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Edible Edible Autumn Autumn Spring Spring Summer Summer

Fairly common and usually found growing in clumps, it can often be smelled before being seen.

Hedgerow Type
Common Names Meadowsweet, Meadsweet, Mead Wort
Scientific Name Filipendula ulmaria
Season Start Mar
Season End Oct
Please note that each and every hedgerow item you come across may vary in appearance to these photos.


Dark green on the upper surface and whitish and downy underneath. The leaves have serrated edges and the terminal leaflets are three to five lobed with smaller leaflets growing behind these.


Small creamy white flowers in ‘frothy’ looking clusters from early Summer to early Autumn.

Seed Pods

Has distinctive ‘curly’ seed pods that appear in great profusion in late Summer/Autumn


The leaf stem is red with small leaflets between the larger leaves.


Damp Meadows, gardens, wetland, hedgerows and fields.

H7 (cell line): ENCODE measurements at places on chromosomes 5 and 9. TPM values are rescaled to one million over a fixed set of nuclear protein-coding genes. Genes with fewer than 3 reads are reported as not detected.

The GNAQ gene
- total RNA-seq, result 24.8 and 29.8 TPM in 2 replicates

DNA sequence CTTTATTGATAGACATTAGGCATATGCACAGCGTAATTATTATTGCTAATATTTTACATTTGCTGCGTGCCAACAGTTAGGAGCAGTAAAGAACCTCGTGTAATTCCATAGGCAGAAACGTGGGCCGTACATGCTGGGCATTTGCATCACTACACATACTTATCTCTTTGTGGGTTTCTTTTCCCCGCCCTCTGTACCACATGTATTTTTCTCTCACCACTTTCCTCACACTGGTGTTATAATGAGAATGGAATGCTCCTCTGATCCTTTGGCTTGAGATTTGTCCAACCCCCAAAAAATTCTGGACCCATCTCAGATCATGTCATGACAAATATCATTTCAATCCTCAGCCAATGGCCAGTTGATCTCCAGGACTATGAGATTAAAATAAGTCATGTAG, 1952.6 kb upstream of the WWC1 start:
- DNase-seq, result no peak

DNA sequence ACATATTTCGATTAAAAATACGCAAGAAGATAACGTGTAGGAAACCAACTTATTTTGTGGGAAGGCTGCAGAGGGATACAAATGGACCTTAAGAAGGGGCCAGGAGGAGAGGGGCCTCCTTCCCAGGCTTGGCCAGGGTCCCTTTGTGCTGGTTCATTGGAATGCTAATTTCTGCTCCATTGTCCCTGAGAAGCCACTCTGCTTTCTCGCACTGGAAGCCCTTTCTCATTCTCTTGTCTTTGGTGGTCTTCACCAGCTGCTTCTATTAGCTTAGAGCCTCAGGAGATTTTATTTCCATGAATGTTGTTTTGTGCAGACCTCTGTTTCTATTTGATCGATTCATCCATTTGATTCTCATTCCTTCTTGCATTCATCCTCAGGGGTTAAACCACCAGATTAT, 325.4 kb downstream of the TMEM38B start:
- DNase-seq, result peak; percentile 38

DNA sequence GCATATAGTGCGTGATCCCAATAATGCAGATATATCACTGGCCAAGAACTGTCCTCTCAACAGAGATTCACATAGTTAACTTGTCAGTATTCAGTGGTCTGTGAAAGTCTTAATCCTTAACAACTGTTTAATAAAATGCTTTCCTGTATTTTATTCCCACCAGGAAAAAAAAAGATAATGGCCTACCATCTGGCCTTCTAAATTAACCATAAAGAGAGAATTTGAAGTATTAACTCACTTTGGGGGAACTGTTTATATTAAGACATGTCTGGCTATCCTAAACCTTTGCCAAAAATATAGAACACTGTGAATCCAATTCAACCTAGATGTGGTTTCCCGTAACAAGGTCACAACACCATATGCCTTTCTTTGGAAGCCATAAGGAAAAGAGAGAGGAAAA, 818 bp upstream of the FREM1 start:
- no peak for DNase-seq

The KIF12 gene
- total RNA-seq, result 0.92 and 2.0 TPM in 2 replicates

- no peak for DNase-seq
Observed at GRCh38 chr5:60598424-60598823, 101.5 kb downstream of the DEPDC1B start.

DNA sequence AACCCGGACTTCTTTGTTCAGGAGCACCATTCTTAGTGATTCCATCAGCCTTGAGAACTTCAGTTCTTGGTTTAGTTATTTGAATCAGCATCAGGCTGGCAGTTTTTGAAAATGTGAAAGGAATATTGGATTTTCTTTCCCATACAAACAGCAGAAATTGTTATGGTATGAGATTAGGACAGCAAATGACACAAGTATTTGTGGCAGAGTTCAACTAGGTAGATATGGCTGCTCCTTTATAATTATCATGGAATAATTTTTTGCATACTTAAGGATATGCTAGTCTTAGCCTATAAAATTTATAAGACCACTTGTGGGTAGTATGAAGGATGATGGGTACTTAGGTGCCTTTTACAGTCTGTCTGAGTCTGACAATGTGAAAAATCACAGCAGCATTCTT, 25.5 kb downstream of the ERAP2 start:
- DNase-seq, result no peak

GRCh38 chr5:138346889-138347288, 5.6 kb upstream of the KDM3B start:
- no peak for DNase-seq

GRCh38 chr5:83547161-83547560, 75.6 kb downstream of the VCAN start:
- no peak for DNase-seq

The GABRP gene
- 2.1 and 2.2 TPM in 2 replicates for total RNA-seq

Possible Confusion

The smell and the leaves on this plant are very distinctive so it would be hard to confuse it with another plant.


Very sweet with a ‘Germolene’/ hospital smell.


Medicinal and unpleasant but some people seem to like the taste.




The flowers can be collected and used to make fritters or even an elderflower champagne like drink but as I mentioned I don’t like the taste.

Medicinal Uses

The plant contains salicylic acid which was  synthesized in 1897 by Felix Hoffmann for the Bayer pharmaceutical company into acetylsalicylic acid which was called Aspirin. Aspirin is more gentle on the stomach than salicylic acid and has different medical effects.

Other Facts

Meadow sweet used to  be used to sweeten and flavour wines, beer and mead.

It was also used on floors and bedding many years ago to help mask household smells.


3 comments for Meadowsweet

  1. Judi says:

    So happy I found this site! Any info on feverfew?
    Back in the 70s it grew prolifically in backyards in the UK.
    My mother used it for many things, especially rheumatic pains.
    Now that everyone seemed to have hardscaped their yards, I seldom see it.

    1. Poppy Ives says:

      Apparently Feverfew can help prevent Migranes. We have loads of it in our garden here 🙂

      1. Janey H says:

        Many years ago I bought a tiny feverfew plant from a local nursery here in east Anglia and it has since self seeded and made itself very much at home in my garden. It is happiest in a bit of shade and flowers for months and months on plants of up to 60 x 60 cm.

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